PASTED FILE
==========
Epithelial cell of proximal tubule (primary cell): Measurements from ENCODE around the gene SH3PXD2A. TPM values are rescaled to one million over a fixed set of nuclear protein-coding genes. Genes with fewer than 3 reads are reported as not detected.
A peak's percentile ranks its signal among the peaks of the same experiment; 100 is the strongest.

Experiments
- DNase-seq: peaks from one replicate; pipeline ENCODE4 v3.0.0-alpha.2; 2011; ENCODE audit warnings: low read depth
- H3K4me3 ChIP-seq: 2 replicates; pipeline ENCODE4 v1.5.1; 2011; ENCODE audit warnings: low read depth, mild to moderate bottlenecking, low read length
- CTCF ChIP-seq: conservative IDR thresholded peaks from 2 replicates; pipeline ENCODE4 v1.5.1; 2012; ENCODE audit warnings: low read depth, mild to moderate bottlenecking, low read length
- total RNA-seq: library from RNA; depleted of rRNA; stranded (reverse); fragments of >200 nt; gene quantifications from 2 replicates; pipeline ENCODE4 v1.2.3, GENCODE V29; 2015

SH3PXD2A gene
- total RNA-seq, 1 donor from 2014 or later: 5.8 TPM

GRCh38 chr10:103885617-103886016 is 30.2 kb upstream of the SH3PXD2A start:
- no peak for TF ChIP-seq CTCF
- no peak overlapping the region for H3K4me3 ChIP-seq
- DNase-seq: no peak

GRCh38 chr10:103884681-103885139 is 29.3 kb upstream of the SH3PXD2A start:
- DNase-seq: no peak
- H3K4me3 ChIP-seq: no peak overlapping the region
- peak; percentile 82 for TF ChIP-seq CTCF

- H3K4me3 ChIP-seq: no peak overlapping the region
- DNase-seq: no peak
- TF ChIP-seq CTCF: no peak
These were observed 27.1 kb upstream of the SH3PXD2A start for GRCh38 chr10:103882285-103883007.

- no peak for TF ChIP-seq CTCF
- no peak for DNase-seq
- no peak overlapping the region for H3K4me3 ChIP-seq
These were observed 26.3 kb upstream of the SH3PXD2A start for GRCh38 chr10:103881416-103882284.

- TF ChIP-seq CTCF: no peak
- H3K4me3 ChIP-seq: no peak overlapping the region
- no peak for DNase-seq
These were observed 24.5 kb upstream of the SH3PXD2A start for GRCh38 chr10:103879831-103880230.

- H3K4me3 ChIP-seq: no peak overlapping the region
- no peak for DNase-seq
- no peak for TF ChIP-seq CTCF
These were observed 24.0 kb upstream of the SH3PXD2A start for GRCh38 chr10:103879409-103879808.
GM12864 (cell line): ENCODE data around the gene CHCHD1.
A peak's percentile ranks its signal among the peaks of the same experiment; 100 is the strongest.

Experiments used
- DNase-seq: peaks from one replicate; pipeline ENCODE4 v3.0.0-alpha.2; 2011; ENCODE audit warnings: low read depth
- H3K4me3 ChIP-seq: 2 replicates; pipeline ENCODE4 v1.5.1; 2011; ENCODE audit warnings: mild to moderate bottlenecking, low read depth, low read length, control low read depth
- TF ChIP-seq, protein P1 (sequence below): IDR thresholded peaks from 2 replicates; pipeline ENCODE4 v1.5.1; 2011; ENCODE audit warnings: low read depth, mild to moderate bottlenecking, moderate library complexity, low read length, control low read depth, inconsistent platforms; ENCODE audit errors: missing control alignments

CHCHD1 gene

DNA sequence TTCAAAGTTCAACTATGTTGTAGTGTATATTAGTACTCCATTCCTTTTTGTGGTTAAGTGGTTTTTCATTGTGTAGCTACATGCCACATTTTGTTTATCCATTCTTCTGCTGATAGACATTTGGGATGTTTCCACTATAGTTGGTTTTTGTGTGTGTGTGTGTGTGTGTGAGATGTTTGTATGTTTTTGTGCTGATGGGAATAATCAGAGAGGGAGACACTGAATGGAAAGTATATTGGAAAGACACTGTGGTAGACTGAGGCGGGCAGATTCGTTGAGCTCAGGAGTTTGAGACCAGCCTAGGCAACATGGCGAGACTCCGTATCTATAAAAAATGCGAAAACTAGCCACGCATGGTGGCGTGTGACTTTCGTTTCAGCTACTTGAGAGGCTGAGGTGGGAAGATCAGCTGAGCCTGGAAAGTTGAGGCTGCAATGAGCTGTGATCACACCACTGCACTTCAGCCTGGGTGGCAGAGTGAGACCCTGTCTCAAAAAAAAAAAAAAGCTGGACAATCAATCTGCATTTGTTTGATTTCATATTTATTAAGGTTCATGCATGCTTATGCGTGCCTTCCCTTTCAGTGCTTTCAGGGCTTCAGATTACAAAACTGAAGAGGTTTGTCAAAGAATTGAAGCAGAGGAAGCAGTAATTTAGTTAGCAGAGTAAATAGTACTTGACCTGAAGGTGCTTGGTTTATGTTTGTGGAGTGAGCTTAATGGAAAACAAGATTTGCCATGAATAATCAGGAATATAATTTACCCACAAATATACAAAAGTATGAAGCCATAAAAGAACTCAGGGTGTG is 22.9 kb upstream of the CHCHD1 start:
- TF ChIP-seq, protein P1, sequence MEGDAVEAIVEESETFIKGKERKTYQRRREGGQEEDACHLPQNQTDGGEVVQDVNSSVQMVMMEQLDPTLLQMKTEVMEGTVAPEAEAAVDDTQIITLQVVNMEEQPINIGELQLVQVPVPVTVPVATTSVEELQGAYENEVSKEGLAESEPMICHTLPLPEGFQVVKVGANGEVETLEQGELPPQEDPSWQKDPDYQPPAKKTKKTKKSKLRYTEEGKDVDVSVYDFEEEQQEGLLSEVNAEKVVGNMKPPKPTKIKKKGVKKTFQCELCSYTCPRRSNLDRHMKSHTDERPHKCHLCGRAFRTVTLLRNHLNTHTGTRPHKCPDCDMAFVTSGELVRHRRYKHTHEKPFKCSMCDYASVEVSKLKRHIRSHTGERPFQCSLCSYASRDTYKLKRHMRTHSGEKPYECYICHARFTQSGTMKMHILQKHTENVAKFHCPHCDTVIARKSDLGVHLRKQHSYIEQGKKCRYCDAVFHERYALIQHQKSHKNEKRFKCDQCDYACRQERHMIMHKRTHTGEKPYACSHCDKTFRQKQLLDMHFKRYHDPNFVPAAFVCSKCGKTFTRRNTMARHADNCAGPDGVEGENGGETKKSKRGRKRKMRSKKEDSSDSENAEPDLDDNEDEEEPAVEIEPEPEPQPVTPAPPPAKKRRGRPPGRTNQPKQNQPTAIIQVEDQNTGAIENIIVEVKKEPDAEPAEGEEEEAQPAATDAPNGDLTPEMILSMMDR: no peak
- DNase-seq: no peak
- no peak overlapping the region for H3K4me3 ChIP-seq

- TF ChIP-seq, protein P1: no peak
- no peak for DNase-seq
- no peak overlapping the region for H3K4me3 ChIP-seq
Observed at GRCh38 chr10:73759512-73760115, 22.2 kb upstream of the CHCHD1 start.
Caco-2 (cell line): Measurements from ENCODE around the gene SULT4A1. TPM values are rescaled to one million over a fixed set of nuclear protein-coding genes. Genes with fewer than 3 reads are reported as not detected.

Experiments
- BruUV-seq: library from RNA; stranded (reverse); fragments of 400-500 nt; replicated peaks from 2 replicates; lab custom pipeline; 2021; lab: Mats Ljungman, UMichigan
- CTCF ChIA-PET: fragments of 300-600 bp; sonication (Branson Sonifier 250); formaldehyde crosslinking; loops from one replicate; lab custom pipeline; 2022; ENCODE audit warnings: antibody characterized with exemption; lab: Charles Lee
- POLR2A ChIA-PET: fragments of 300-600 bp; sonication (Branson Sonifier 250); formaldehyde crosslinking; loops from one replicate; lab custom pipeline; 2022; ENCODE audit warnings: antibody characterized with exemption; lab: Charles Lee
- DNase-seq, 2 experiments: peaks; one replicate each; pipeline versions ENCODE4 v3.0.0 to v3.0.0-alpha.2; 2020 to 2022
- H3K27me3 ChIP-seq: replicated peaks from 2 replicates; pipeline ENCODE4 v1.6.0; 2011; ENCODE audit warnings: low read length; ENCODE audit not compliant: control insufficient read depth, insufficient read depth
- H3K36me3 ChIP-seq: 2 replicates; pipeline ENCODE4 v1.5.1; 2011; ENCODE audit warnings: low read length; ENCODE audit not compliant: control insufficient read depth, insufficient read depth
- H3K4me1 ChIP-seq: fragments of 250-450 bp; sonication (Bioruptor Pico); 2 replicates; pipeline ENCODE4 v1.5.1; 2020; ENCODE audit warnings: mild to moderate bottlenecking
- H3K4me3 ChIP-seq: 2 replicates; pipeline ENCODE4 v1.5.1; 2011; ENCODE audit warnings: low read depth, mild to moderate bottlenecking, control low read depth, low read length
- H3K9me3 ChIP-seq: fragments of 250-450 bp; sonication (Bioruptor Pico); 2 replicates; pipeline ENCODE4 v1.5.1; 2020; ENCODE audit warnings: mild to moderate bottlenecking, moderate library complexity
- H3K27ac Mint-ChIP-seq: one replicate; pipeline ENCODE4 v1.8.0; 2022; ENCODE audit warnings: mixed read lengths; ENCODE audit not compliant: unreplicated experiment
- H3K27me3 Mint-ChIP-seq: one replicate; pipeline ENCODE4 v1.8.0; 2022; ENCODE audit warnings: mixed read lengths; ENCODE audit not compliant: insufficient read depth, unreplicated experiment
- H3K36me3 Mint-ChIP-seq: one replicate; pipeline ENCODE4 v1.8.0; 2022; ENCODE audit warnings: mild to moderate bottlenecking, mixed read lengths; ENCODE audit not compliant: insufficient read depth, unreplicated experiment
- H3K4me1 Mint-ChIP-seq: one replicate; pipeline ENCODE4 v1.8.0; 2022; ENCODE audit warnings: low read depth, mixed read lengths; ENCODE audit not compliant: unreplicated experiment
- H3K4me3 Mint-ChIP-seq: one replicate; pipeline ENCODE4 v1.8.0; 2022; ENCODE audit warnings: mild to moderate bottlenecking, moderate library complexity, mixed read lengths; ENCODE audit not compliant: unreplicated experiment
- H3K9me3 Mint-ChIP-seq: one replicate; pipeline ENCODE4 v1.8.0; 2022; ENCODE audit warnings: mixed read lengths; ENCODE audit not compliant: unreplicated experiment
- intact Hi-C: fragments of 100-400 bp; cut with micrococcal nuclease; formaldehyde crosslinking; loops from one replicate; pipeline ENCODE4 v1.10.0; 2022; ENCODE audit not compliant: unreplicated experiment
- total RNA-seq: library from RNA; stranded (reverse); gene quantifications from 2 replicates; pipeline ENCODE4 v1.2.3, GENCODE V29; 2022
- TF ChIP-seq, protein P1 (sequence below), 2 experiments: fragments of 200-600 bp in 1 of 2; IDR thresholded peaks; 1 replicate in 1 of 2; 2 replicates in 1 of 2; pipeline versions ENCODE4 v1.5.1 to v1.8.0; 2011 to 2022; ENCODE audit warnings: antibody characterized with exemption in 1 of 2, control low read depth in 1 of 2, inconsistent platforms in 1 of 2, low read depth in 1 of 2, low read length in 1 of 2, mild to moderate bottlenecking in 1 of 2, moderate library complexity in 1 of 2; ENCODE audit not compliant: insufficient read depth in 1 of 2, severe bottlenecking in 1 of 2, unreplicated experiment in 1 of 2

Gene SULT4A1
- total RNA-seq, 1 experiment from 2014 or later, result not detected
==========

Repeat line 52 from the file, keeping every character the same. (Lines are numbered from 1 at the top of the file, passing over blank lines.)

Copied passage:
- CTCF ChIA-PET: fragments of 300-600 bp; sonication (Branson Sonifier 250); formaldehyde crosslinking; loops from one replicate; lab custom pipeline; 2022; ENCODE audit warnings: antibody characterized with exemption; lab: Charles Lee